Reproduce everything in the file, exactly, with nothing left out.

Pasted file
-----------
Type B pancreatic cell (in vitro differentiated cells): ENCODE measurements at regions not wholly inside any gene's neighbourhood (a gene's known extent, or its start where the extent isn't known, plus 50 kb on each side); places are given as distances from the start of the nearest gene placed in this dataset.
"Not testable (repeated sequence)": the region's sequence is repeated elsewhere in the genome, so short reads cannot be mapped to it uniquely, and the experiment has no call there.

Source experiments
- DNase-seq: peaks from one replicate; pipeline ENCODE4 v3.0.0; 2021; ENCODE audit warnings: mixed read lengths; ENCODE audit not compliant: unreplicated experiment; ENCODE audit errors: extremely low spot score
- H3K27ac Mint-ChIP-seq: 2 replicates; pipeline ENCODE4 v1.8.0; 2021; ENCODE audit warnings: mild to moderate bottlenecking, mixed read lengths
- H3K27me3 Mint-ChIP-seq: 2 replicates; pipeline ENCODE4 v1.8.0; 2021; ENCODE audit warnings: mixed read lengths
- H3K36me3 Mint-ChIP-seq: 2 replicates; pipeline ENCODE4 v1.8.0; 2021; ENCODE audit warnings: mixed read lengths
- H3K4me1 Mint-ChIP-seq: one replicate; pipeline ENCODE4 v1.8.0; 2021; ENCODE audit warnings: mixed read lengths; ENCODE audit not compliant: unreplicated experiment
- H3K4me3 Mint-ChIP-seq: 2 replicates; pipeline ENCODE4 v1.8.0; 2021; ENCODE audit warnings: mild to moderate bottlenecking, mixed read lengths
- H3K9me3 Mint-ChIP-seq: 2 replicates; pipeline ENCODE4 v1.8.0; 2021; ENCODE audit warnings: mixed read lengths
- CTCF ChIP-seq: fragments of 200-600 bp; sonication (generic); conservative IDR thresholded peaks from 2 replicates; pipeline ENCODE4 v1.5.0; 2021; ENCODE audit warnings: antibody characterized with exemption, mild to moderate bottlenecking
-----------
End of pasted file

Type B pancreatic cell (in vitro differentiated cells): ENCODE measurements at regions not wholly inside any gene's neighbourhood (a gene's known extent, or its start where the extent isn't known, plus 50 kb on each side); places are given as distances from the start of the nearest gene placed in this dataset.
"Not testable (repeated sequence)": the region's sequence is repeated elsewhere in the genome, so short reads cannot be mapped to it uniquely, and the experiment has no call there.

Source experiments
- DNase-seq: peaks from one replicate; pipeline ENCODE4 v3.0.0; 2021; ENCODE audit warnings: mixed read lengths; ENCODE audit not compliant: unreplicated experiment; ENCODE audit errors: extremely low spot score
- H3K27ac Mint-ChIP-seq: 2 replicates; pipeline ENCODE4 v1.8.0; 2021; ENCODE audit warnings: mild to moderate bottlenecking, mixed read lengths
- H3K27me3 Mint-ChIP-seq: 2 replicates; pipeline ENCODE4 v1.8.0; 2021; ENCODE audit warnings: mixed read lengths
- H3K36me3 Mint-ChIP-seq: 2 replicates; pipeline ENCODE4 v1.8.0; 2021; ENCODE audit warnings: mixed read lengths
- H3K4me1 Mint-ChIP-seq: one replicate; pipeline ENCODE4 v1.8.0; 2021; ENCODE audit warnings: mixed read lengths; ENCODE audit not compliant: unreplicated experiment
- H3K4me3 Mint-ChIP-seq: 2 replicates; pipeline ENCODE4 v1.8.0; 2021; ENCODE audit warnings: mild to moderate bottlenecking, mixed read lengths
- H3K9me3 Mint-ChIP-seq: 2 replicates; pipeline ENCODE4 v1.8.0; 2021; ENCODE audit warnings: mixed read lengths
- CTCF ChIP-seq: fragments of 200-600 bp; sonication (generic); conservative IDR thresholded peaks from 2 replicates; pipeline ENCODE4 v1.5.0; 2021; ENCODE audit warnings: antibody characterized with exemption, mild to moderate bottlenecking